RECAPTION, remedies. The act of a person who has been deprived of the cus-tody of another to which he is legally entitled, by which he regains the peaceable custody of such person; or of the owner of personal or real property who has been deprived of his possession, by which he retakes possession, peaceably. In each of these cases the law allows the recaption of the person or of the property, provided he can do so without occasioning a breach of the peace, or an injury to a third person who has not been a party to the wrong. 3 Inst. 134; 2 Rolle, Rep. 55, 6; Id. 208; 2 Rolle, Abr. 565; 3 Bl. Comm. 5; 3 Bouv. Inst. n. 2440, et seq.
2. Recaption may be made of a person, of personal property, of real property; each of these will be separately examined.
3. - 1. The right of recaption of a person is confined to a hushand in re-taking his wife; a parent, his child, of whom he has the custody; a master, his apprentice and, according to Blackstone, a master, his servant; but this must be limited to a servant who assents to the recaption; in these cases, the party injured may peaceably enter the house of the wrongdoer, without a demand being first made, the outer door being open, and take and carry away the person wrongfully detained. He may also enter peaceably into the house of a person harboring, who was not concerned in the original abduction. 8 Bing. R. 186; S. C. 21 Engl. C. L. Rep. 265.
4. - 2. The same principles extend to the right of recaption of personal property. In this sort of recaption, too much care cannot be observed to avoid any personal injury or breach of the peace.
5. - 3. In the recaption of real estate the owner may, in the absence of the occupier, break open the outer door of a house and take possession; but if, in regaining his possession, the party be guilty of a forcible entry and breach of the peace, he may be indicted; but the wrongdoer or person who had no right to the possession, cannot sustain any action for such forcible regaining possession >
2. Although expressed to be in full of all demands, it is only prima facie evidence of what it purports to be and upon satisfactory proof being made that it was obtained by fraud, or given either under a mistake of facts or an ignorance of law, it may be inquired into and corrected in a court of law as well as in equity. 1 Pet. C. C. R. 182; 3 Serg. & Rawle, 355; S. P. 7 Serg. & Rawle, 309; 3 Serg. & Rawle, 564, 589; 12 Serg. & Rawle, 131; 1 Sid. 44; 1 Lev. 43; 1 Saund. 285; 2 Lutw. 1173; Co. Lit. 373; 2 Stark. C. 382; 1 W., C. C. R. 328; 2 Mason's R. 541; 11 Mass. 27; 1 Johns. Cas. 145; 9 John. R. 310; 8 Johns. R. 389; 5 Johns. R. 68; 4 Har. & McH. 219; 3 Har. & McH. 433; 2 Johns. R. 378; 2 Johns. R., 319. A receipt in full, given with a full knowledge of all the circumstances and in the absence of fraud, seems to be conclusive. 1 Esp. C. 172; Benson v. Bennet, 1 Camp. 394, n.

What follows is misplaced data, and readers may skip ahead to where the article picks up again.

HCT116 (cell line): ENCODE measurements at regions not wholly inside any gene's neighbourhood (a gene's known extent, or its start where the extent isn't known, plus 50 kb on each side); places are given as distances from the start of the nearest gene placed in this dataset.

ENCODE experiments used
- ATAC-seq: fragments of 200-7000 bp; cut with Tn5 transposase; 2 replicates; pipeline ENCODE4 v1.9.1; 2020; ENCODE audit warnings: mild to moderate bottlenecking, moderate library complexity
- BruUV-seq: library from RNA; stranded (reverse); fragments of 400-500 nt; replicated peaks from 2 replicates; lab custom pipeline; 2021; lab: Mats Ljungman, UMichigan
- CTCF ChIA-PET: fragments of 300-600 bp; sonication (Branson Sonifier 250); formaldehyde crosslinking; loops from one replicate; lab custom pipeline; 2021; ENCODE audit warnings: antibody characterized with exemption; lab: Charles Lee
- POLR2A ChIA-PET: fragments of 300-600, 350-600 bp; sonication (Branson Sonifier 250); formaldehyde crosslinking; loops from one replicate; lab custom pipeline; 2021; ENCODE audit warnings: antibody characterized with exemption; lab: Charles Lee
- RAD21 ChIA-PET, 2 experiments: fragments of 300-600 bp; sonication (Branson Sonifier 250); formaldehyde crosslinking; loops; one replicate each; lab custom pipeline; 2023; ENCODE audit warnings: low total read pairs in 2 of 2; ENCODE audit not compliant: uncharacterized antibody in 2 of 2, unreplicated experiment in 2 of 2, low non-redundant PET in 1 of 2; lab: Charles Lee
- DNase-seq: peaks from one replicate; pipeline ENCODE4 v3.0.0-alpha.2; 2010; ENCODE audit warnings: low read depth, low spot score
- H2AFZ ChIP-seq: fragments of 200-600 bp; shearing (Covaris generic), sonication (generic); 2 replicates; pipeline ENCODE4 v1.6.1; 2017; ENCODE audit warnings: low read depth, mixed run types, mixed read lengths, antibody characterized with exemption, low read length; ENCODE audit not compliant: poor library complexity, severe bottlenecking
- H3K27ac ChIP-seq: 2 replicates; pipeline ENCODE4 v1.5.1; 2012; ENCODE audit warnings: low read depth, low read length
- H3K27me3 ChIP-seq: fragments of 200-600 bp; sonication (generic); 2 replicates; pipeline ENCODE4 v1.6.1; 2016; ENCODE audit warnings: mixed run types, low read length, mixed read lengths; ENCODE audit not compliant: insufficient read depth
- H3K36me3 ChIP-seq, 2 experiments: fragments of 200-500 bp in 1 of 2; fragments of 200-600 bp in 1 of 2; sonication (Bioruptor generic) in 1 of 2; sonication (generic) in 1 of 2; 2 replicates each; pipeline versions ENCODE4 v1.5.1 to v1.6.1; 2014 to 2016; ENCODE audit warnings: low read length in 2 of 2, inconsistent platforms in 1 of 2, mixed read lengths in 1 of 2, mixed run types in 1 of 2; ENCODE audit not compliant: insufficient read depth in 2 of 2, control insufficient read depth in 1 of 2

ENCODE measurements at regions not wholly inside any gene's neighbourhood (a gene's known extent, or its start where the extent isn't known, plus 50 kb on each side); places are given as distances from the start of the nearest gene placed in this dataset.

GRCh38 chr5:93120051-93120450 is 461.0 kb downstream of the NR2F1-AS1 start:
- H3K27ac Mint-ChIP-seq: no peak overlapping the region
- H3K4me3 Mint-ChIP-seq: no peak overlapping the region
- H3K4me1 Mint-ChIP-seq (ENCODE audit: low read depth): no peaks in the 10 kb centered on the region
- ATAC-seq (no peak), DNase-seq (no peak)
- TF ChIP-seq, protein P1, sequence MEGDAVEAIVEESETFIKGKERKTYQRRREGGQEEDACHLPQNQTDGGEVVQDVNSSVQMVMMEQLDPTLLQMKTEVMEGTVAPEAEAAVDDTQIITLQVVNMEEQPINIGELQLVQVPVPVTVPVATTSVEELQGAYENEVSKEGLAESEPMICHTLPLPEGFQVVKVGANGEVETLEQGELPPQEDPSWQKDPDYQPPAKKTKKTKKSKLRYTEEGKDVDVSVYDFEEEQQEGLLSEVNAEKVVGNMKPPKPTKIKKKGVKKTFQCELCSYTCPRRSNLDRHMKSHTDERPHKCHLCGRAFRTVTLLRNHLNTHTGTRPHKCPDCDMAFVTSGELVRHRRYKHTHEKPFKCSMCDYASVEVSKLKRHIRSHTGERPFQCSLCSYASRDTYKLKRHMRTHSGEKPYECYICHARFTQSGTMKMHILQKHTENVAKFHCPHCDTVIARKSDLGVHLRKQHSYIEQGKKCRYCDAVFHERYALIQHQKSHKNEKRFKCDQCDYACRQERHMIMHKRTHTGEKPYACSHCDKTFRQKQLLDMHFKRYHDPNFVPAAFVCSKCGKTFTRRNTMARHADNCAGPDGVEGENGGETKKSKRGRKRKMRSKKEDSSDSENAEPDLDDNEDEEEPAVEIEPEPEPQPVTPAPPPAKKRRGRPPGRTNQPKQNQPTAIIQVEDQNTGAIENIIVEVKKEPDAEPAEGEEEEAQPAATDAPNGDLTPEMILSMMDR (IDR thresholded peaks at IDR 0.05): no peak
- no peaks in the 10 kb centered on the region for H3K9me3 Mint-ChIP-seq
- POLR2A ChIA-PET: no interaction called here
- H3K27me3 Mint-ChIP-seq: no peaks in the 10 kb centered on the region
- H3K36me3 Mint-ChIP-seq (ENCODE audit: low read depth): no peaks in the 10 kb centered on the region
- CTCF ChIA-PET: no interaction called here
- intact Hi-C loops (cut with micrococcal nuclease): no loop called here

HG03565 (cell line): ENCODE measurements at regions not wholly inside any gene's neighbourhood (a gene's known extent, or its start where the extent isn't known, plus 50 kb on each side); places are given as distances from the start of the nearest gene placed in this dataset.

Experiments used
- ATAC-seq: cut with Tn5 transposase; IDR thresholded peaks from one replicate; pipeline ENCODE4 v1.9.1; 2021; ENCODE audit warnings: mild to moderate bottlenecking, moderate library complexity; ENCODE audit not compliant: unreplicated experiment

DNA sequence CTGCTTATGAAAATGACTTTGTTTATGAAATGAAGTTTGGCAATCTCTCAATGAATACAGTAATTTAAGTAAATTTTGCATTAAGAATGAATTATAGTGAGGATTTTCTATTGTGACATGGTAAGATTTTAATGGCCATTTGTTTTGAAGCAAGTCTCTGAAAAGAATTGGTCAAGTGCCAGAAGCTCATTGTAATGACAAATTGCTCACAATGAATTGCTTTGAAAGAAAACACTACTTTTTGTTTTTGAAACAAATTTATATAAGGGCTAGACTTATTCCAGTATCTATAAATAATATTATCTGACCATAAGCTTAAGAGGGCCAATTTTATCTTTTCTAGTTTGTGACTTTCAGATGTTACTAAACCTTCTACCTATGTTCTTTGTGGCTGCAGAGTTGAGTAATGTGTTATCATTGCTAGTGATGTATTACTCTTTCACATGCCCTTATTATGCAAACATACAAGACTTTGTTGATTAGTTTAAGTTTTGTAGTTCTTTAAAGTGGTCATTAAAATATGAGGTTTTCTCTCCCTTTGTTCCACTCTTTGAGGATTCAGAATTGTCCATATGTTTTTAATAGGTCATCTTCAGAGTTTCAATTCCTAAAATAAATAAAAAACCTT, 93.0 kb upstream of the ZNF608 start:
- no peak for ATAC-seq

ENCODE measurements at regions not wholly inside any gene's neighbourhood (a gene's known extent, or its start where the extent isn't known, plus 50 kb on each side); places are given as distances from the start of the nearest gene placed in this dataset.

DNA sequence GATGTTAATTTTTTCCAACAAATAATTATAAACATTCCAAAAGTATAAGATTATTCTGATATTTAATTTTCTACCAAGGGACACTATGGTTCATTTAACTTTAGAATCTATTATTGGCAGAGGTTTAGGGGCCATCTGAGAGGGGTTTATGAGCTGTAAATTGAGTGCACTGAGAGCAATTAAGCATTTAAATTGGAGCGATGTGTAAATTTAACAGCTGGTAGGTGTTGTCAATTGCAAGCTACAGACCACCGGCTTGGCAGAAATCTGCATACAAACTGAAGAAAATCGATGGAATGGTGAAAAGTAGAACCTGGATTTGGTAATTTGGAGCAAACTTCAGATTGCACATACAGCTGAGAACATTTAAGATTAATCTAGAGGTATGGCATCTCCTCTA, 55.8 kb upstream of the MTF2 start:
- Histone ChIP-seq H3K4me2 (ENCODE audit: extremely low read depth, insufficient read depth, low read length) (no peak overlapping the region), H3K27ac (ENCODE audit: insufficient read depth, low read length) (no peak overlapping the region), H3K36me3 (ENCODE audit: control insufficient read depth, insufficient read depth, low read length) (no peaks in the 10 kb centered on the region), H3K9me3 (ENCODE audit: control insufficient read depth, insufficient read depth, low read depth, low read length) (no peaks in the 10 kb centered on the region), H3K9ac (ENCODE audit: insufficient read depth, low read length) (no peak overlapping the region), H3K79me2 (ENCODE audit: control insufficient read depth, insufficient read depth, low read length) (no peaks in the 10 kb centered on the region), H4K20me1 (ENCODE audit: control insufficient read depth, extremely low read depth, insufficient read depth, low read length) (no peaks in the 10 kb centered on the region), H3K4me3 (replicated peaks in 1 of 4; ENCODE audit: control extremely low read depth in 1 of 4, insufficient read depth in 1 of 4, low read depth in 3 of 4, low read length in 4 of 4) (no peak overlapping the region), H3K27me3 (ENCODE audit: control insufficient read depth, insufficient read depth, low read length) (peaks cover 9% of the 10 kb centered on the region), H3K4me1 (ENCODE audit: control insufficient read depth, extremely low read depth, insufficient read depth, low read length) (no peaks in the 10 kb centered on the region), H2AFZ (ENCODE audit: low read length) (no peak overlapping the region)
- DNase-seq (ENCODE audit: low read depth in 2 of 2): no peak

3. A receipt sometimes contains an acknowledgment of having received a thing, and also an agreement to do another. It is only prima facie evidence as far as the receipt goes, but it cannot be contradicted by parol evidence in any part by which the party engages to perform a contract. A bill of lading, for example, partakes of both these characters; it may be contradicted or explained as to the facts stated in the recital, as that the goods were in good order and well conditioned; but, in other respects, it cannot be contradicted in any other manner than a common written contract. 7 Mass. R. 297; 1 Bailey, R. 174; 4 Ohio, R. 334; 3 Hawks, R. 580; 1 Phil. & Am. on Ev. 388; Greenl. Ev. §305. Vide, generally, 1 B . & C. 704 S. C. 8 E. C. L. R. 193; 2 Taunt. R. 141; 2 T. R. 366; 5 B. & A. 607; 7 E. C. L. R. 206; 3 B. & C. 421; 1 East, R. 460.
4. If a man by his receipt acknowledges that he has received money from an agent on account of his principal, and thereby accredits the agent with the principal to that amount, such receipt is, it seems, conclusive as to the payment by the agent. For example, the usual acknowledgment in a policy of insurance of the receipt of premium from the assured, is conclusive of the fact as between the underwriter and the assured; Dalzell v. Mair, 1 Camp. 532; although such receipt would not be so between the underwriter and the broker. And if an agent empowered to contract for sale, sell and convey land, enter into articles of agreement by which it is stipulated that the vendee shall clear, make improvements, pay the purchase money by installments, &c., and on the completion of the covenants to be performed by him, receive from the vendor or his legal representatives, a good and sufficient warranty deed in fee for the premises, the receipt of the agent for Such parts of the purchase-money as may be paid before the execution of the deed, is binding on the principal. 6 Serg. & Rawle, 146. See 11 Johns. R. 70.
5. A receipt on the back of a bill of exchange is prima facie evidence of payment by the acceptor. Peake's C. 25. The giving of a receipt does not exclude parol evidence of payment. 4 Esp. N. P. C. 214.
6. In Pennsylvania it has been holden that a receipt, not under seal, to one of several joint debtors, for his proportion of the debt, discharges the rest. 1 Rawle, 391. But in New York a contrary rule has been adopted. 7 John. 207. See Coxe, 81; 1 Root, 72. See Evidence.